The Project On Government Oversight (POGO) has obtained an e-mail saying that ArmorGroup North America’s (AGNA) State Department security contract for the U.S. Embassy in Kabul will not be renewed for a fourth year, but will get a six month extension until another contractor is selected. POGO applauds what appears to be a signal that the Department seeks to hold contractors accountable. POGO still questions, however, whether security in a combat zone should be performed by contractors, or should instead be deemed an inherently governmental function and thereby performed by the federal government.
“The State Department seems to be holding this Embassy security contractor accountable,” said POGO Executive Director Danielle Brian. “But State will need a real culture change before it can provide adequate oversight of these complex and challenging contracts.”
The State Department’s decision follows allegations of numerous contract deficiencies exposed by POGO after over 30 guards blew the whistle to POGO about such problems as serious and chronic understaffing; language deficiencies that violated the contract and prevented communication among the guard force; and numerous instances of making false statements and misrepresentations to the State Department. Those deficiencies were in addition to deviant behavior by guards and supervisors that was seen in video and pictures. POGO sent a letter to State Department Secretary Hillary Clinton raising our concerns with the contract in September. According to the e-mail obtained by POGO, which was written by Deputy Project Manager of Camp Sullivan Frank Schaddelee, changing contractors was a decision “based on the unfortunate and embarrassing events that occurred here several months ago; there are serious consequences when things like that happen.”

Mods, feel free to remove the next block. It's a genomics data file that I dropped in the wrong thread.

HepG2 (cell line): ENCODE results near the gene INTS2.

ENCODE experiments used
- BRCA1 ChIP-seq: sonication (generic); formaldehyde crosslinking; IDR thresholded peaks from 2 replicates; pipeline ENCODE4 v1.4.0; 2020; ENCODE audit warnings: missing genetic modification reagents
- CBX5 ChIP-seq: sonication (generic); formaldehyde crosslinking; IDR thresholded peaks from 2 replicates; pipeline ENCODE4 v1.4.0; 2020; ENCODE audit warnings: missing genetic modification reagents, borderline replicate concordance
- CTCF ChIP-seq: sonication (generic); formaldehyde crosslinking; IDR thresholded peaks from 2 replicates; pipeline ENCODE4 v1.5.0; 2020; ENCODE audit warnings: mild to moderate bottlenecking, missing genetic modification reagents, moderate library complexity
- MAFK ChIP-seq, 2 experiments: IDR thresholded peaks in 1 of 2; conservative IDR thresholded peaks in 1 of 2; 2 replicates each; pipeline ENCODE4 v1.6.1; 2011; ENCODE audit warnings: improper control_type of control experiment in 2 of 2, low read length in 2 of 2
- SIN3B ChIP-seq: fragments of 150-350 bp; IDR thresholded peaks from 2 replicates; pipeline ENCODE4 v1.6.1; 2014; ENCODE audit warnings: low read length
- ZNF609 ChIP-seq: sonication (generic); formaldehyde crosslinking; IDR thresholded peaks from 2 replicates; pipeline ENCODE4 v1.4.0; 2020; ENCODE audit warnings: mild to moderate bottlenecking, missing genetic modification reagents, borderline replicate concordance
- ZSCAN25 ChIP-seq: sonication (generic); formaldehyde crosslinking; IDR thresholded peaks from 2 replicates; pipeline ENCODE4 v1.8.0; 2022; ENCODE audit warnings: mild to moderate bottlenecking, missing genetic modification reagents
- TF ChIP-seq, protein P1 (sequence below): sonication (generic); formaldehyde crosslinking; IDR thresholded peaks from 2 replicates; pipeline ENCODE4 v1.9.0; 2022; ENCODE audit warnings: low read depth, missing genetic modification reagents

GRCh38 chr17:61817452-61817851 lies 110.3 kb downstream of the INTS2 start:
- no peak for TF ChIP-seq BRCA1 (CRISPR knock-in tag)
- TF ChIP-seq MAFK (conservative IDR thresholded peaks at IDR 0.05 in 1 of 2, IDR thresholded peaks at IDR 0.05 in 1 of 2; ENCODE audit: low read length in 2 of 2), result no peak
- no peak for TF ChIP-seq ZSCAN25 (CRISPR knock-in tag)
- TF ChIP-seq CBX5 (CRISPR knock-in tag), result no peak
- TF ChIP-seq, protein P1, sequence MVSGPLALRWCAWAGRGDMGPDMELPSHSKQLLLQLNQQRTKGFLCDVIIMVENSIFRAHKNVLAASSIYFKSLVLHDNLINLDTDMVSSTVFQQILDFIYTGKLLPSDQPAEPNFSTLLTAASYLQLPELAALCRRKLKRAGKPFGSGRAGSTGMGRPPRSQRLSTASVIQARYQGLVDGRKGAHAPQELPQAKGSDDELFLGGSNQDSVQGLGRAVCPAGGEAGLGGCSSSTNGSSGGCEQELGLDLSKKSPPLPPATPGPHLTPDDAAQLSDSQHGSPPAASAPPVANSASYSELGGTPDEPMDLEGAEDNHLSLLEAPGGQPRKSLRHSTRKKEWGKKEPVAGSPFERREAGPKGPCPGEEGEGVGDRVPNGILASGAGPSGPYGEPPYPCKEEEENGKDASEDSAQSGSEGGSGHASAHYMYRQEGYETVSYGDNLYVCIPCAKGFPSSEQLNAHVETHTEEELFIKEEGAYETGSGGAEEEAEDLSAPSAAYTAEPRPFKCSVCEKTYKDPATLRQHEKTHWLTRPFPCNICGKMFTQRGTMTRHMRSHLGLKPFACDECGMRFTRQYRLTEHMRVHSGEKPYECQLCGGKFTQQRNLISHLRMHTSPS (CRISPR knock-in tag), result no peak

Since POGO first revealed the problems at the Embassy in Kabul, AGNA has removed most of the bad actors and has made progress on fulfilling the promises it made to the Wartime Contracting Commission on September 15 to protect the whistleblowers and victims of the misconduct. But POGO remains concerned about ongoing reports of excessive work hours and language deficiencies.
A report released yesterday by the Government Accountability Office (GAO) reveals that the State Department’s AGNA contract is one of many challenges facing the Department’s management of embassy security. The GAO found that the State Department lacks sufficient planning to address the Bureau of Diplomatic Security’s resource needs or management challenges. Among the challenges listed were the same language and communication problems alleged in AGNA’s contract performance. The GAO’s investigation found that more than half of State’s Regional Security Officers (RSOs) could not speak and read at the foreign language level required by their positions, which in one case could have compromised an informant.